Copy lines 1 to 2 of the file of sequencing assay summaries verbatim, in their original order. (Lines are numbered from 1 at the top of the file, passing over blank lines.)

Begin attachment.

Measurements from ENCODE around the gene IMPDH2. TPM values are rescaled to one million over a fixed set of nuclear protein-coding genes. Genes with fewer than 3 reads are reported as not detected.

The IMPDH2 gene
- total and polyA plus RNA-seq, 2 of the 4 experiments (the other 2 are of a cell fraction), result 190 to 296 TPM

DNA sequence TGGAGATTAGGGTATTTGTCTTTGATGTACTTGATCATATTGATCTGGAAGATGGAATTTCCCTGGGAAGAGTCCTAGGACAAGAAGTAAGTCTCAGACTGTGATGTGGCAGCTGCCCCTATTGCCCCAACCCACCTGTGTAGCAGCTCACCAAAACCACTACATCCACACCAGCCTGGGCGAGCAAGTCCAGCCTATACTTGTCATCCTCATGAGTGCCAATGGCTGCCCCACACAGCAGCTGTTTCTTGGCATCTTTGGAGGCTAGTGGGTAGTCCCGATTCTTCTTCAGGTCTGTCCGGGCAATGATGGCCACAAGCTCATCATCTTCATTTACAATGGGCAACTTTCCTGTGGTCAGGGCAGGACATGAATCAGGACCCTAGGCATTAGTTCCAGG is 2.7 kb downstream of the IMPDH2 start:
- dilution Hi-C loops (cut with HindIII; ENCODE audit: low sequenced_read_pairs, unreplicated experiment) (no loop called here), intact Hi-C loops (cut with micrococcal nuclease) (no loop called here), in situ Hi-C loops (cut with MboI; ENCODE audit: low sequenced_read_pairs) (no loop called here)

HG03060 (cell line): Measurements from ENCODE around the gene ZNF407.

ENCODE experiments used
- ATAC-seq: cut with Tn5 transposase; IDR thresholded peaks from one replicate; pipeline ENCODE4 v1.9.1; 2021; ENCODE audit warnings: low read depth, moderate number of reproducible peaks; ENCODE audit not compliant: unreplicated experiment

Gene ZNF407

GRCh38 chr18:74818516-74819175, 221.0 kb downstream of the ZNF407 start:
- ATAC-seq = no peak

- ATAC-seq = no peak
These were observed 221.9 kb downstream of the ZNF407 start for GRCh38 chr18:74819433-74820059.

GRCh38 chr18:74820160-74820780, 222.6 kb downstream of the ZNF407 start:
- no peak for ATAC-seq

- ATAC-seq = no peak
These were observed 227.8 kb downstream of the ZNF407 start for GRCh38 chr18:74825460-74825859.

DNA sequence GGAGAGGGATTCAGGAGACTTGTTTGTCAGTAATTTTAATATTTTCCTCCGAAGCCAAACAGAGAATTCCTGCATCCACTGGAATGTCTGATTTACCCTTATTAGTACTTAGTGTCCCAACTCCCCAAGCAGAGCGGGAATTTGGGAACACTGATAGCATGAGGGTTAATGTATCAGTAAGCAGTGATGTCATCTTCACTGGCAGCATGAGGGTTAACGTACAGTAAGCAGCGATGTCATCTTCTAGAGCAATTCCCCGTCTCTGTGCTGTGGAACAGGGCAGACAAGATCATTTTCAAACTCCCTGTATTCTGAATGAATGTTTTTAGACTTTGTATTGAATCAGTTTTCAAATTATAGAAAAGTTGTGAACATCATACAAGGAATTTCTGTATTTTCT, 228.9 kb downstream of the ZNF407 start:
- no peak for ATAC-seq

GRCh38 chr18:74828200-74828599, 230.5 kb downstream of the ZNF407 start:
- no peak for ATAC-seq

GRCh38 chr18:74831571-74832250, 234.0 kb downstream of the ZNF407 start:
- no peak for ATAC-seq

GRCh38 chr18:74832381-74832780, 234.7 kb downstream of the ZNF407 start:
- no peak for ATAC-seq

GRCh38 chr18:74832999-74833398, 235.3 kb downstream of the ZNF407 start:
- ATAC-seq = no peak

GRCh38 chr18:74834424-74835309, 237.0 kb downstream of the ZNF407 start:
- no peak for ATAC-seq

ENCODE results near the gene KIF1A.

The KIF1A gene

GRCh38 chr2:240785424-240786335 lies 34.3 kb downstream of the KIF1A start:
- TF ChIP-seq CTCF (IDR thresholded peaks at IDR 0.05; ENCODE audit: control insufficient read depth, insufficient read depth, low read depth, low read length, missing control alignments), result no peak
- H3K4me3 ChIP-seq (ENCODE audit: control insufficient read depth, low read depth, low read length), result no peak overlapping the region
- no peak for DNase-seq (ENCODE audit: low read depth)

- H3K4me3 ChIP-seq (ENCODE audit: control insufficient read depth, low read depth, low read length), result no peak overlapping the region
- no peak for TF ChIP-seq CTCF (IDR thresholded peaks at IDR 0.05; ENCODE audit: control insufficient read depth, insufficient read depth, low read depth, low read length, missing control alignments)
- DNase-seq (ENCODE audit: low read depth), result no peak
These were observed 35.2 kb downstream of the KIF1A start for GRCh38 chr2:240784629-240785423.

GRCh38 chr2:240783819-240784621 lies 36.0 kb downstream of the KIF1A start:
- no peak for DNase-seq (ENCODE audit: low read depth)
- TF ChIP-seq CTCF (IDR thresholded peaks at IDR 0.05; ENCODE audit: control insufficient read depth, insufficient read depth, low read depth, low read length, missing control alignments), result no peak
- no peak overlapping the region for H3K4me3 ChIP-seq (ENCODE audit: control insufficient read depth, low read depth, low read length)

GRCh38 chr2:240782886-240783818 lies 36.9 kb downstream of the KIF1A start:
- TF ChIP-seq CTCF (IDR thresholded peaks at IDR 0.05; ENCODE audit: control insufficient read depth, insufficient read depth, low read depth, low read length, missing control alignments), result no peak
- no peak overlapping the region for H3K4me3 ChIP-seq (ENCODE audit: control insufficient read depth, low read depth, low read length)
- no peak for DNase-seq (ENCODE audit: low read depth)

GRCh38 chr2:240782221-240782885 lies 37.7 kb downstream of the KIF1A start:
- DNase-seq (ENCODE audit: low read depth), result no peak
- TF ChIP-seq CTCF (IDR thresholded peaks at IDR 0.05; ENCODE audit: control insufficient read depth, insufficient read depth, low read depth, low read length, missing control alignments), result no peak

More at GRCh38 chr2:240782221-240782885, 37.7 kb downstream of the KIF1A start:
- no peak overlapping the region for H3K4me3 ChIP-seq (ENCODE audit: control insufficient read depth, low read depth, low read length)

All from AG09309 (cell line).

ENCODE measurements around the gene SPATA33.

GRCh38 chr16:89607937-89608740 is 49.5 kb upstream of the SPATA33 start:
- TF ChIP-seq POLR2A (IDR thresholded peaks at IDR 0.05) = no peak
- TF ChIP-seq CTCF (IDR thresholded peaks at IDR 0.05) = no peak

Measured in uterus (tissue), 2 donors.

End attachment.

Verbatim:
Measurements from ENCODE around the gene IMPDH2. TPM values are rescaled to one million over a fixed set of nuclear protein-coding genes. Genes with fewer than 3 reads are reported as not detected.

The IMPDH2 gene